Plot: A comedy duo, Haru and Nanako, appear to have a pretty clear dynamic. Nanako is the genius writer and true star while Haru is the sidekick who tends to her every whim. Behind closed doors, it’s revealed that their dynamic is the exact opposite and they’re lying to the public. But why? And how do they wind up with a straw doll in their hands?
Breakdown: In episode two of the supposedly worst season of Hell Girl we have what I really think is one of the strongest stories of the franchise.
I don’t even want to spoil it that much because it’s pretty well-written, complex and really had me enthralled the whole way through. I was legitimately impressed.
The only real weak spot I’d say is that the ending kinda comes out of nowhere, and I think it would have been made a little stronger if the candle at the end went out instead of staying lit, but I don’t really have many complaints otherwise.
These characters are flawed and they’re abrasive, but they’re quite easy to sympathize with, and their entire situation is just heart-breaking. It’s not even really within their full control. It’s about anxiety, burnout, fear of the future, guilt and depression. At the end of the day, this wasn’t a case of vengeance. It was a case of ending persistent suffering. Comedy and tragedy do go hand in hand, after all.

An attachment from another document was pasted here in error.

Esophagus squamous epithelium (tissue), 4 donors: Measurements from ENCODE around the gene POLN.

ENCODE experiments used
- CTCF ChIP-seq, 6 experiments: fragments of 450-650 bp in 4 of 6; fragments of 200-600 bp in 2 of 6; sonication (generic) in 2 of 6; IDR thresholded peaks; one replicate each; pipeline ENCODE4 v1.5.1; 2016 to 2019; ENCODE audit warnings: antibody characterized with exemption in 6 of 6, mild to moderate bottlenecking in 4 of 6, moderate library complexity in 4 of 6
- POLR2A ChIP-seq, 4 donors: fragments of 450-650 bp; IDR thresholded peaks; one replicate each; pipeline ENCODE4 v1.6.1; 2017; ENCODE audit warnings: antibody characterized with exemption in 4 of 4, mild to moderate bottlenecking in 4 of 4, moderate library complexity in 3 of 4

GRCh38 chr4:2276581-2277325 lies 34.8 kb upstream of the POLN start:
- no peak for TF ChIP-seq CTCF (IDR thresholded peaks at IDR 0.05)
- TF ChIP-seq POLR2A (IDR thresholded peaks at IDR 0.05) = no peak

That’s not to say that this episode broke the rules of Hell Correspondence, because they didn’t. As Ai points out, you can love someone but still have resentment in your heart. They each had a level of codependency and bitterness, but those were stains on their relationship, not the foundation. Not to play up these two as being some deep love. It’s more like a strong connection that they both needed in a time where they were both at their lowest. They each saw each other in the other and both admired and despised what they saw. But they also saw the other as being their opposite and much better, which only made them feel even worse. It’s a genuinely saddening downward spiral that’s only made sadder considering they were helping build each other up at first. They were reaching heights together they had never dreamed of alone, and yet they still both fell.
Onto the Michiru stuff, we learn that Michiru doesn’t seem to remember who she is and is also very confused by Hell Girl clients. That’s pretty much it.
Overall, really good episode. I honestly won’t care that much about episode seven onward if they continue with this level of quality. I know they probably won’t, but here’s hoping.
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